• Pediatrics
    • Professor of Journalism and Pediatrics, Director of the Arthur L. Carter Journalism Institute at New York University

    Perri Klass, MD, is Professor of Journalism and Pediatrics at New York University, where she is Director of the Arthur L. Carter Journalism Institute. She attended Harvard Medical School and completed her residency in pediatrics at Children's Hospital, Boston. She has received numerous awards for her work as a pediatrician and educator; including the 2007 American Academy of Pediatrics Education Award, which recognizes her educational contributions which have had a broad and positive impact on the health and well-being of children and the 2011 Alvarez Award from the American Medical Writers Association. Dr. Klass has written extensively about medicine, children, literacy, and knitting. Her nonfiction includes Every Mother is a Daughter: the Neverending Quest for Success, Inner Peace, and a Really Clean Kitchen, which she coauthored with her mother, and Quirky Kids: Understanding and Helping Your Child Who Doesn't Fit In, which she coauthored with Eileen Costello, M.D. She is also the author of two books about medical training, A Not Entirely Benign Procedure: Four Years as a Medical Student, and Baby Doctor: A Pediatrician's Training, which were reissued in updated editions in 2010. Her most recent books are Treatment Kind and Fair: Letters to a Young Doctor, and The Mercy Rule, a novel, which appeared in 2008. For five years, she wrote the monthly “18 and Under” column for the Science Section of the New York Times.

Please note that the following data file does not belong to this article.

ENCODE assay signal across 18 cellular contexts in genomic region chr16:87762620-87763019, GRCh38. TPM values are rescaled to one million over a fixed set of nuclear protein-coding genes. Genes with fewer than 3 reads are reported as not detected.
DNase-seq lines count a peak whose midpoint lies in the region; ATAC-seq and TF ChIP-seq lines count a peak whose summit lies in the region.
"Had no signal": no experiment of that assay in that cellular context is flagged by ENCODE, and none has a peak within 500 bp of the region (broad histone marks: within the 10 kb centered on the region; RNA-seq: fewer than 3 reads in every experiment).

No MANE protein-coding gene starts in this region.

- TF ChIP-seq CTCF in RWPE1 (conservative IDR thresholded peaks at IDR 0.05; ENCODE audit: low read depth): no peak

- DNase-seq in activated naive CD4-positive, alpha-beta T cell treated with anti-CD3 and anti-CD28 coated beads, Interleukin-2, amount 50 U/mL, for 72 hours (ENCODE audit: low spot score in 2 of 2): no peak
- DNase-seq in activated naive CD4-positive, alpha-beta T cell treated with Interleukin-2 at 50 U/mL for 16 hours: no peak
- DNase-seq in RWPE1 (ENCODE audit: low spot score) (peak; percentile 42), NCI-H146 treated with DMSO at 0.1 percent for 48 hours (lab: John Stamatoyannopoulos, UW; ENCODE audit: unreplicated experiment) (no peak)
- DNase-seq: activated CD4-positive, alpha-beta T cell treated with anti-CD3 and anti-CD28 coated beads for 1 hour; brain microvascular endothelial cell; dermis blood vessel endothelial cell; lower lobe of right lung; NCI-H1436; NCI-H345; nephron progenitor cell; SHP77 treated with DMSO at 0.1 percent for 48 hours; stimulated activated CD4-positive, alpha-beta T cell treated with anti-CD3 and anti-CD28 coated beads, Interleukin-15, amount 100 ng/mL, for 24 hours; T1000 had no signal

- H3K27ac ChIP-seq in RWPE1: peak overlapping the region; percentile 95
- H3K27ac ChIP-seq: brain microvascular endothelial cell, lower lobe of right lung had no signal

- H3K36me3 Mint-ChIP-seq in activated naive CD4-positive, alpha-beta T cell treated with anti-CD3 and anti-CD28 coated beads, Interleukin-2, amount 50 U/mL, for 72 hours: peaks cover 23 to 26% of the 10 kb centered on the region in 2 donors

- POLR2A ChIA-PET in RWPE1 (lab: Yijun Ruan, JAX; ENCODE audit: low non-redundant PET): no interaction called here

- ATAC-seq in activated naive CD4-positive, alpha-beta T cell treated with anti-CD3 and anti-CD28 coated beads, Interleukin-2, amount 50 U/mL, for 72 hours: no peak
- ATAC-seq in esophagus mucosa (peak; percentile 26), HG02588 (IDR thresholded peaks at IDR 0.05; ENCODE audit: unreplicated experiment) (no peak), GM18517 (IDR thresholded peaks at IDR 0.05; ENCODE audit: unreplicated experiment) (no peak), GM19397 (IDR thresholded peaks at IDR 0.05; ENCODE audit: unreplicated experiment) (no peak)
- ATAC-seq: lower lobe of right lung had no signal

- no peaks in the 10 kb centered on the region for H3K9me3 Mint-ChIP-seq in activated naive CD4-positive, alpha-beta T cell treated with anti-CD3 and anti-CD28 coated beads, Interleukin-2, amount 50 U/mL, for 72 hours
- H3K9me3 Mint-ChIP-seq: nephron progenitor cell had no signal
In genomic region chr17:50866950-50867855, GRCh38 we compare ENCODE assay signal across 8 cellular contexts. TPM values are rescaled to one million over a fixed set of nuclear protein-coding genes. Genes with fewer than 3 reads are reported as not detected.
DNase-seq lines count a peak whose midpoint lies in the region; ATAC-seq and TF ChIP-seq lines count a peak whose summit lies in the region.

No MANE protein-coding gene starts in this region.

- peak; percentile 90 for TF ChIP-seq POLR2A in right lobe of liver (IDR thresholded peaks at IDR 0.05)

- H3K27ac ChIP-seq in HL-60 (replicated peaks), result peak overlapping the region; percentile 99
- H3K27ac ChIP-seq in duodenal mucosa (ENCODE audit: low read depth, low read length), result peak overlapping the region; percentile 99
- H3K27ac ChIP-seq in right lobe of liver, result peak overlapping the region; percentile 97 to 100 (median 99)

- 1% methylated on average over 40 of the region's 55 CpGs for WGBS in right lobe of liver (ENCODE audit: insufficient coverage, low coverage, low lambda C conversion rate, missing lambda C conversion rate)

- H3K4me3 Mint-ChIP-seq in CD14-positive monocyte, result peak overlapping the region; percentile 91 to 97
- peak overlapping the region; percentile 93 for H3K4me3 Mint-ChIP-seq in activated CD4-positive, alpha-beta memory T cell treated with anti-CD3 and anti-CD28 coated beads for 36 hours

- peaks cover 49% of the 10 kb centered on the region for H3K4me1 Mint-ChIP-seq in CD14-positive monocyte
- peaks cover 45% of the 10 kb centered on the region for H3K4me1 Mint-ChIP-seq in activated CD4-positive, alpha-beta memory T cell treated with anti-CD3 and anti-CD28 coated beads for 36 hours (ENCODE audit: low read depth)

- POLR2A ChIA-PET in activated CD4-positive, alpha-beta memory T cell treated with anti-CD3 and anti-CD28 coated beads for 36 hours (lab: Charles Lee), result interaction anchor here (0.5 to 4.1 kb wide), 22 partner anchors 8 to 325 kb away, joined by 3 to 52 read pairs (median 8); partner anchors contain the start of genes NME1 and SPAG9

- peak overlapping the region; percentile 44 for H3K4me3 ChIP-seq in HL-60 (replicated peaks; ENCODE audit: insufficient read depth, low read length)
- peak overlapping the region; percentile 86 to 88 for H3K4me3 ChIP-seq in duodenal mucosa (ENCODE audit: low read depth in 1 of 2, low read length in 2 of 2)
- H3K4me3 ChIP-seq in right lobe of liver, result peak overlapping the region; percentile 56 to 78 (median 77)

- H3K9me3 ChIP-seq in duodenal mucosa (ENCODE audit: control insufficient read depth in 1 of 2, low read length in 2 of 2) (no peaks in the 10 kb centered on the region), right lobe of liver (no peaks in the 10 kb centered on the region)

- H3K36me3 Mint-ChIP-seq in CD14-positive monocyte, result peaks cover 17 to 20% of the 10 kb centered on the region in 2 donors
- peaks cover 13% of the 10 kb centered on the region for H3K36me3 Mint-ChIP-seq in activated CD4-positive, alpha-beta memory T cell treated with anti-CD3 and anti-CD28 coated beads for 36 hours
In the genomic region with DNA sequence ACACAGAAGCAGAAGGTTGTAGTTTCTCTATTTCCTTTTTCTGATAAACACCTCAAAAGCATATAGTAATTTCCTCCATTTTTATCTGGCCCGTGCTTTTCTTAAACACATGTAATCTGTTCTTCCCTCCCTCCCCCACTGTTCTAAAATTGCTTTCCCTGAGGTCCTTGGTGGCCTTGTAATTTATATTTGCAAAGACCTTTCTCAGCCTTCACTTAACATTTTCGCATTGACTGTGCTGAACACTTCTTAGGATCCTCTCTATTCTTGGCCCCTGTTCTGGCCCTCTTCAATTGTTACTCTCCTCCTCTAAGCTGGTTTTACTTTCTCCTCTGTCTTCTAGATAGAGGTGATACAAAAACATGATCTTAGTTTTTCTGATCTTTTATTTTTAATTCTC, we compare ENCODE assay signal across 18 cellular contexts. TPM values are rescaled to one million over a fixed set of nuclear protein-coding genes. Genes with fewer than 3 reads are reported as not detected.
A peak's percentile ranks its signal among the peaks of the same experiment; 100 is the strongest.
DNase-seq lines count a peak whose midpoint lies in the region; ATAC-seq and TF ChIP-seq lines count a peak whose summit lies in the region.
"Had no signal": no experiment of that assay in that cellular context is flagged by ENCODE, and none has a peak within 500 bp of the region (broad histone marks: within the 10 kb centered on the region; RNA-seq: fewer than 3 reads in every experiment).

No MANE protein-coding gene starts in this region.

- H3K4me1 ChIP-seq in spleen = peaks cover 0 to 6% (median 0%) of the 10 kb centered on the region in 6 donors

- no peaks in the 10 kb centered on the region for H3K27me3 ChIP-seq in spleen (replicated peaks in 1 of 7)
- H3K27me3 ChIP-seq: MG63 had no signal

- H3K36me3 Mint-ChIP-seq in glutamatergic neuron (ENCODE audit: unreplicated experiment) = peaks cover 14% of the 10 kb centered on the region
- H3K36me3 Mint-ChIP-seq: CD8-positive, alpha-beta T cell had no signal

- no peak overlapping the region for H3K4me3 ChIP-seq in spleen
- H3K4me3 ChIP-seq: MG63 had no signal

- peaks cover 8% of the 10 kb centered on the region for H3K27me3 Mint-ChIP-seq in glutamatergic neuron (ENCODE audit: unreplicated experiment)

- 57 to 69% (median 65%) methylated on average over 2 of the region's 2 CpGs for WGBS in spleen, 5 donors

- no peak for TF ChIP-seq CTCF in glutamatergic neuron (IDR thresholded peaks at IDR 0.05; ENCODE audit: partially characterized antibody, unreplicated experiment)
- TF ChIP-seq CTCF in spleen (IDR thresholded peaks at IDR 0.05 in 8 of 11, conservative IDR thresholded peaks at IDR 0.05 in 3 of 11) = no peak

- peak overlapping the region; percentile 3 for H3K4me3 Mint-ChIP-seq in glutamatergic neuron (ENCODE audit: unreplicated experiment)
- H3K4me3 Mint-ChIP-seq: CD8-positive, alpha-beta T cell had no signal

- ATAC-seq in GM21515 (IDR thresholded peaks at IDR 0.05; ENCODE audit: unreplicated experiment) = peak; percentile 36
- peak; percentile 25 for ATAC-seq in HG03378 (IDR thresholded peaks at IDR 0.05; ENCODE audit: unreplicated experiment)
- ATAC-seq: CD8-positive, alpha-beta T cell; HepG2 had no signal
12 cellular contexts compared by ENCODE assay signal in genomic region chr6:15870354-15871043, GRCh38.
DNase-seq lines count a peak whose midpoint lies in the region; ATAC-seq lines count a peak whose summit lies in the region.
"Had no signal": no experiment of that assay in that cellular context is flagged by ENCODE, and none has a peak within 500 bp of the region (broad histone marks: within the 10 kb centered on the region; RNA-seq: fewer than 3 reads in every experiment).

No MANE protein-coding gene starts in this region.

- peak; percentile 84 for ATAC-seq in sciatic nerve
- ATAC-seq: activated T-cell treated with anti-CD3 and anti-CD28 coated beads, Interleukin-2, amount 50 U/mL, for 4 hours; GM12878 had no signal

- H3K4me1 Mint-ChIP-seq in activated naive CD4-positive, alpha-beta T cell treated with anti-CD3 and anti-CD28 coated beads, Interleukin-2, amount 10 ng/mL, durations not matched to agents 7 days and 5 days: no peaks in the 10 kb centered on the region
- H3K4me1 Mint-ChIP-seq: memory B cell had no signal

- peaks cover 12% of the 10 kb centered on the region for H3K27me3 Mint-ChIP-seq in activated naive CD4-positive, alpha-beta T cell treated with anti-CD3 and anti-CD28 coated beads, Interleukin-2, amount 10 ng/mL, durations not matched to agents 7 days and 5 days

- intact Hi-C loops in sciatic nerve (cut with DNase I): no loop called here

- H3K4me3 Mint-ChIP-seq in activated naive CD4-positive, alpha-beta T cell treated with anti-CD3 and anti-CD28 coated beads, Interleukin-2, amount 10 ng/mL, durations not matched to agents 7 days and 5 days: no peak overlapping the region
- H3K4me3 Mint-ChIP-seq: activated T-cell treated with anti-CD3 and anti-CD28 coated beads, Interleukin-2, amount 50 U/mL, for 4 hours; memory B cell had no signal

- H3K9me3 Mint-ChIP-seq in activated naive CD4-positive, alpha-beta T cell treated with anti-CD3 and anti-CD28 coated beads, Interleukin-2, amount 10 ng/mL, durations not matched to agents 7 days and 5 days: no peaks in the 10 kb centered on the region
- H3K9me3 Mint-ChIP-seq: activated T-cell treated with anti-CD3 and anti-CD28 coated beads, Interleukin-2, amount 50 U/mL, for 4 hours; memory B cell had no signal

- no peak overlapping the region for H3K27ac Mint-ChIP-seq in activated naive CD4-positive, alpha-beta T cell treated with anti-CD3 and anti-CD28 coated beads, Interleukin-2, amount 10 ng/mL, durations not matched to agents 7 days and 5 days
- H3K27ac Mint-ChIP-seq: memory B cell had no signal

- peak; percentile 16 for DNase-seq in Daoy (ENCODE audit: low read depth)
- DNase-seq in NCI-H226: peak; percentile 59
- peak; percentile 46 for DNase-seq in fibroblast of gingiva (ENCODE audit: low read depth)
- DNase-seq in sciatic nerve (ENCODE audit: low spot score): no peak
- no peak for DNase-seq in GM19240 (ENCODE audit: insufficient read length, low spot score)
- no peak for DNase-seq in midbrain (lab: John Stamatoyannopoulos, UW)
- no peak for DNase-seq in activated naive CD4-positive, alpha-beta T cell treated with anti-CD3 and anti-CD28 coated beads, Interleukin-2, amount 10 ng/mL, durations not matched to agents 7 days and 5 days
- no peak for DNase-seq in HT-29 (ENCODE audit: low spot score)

Dr. Klass is the National Medical Director of Reach Out and Read. She ran the National Center from its inception through 2006, during which time the program grew from a single site to a national program with thousands of sites serving millions of children. Through her work at the ROR National Center she has trained thousands of medical providers in the ROR strategies of early literacy promotion. She has spoken extensively on behalf of ROR, including participating in panels at the White House Conference on Global Literacy in September 2006, and at the UNESCO Literacy Conferences in Qatar and Mali in 2007, in addition to presentations at many hospitals and academic medical centers across the United States.

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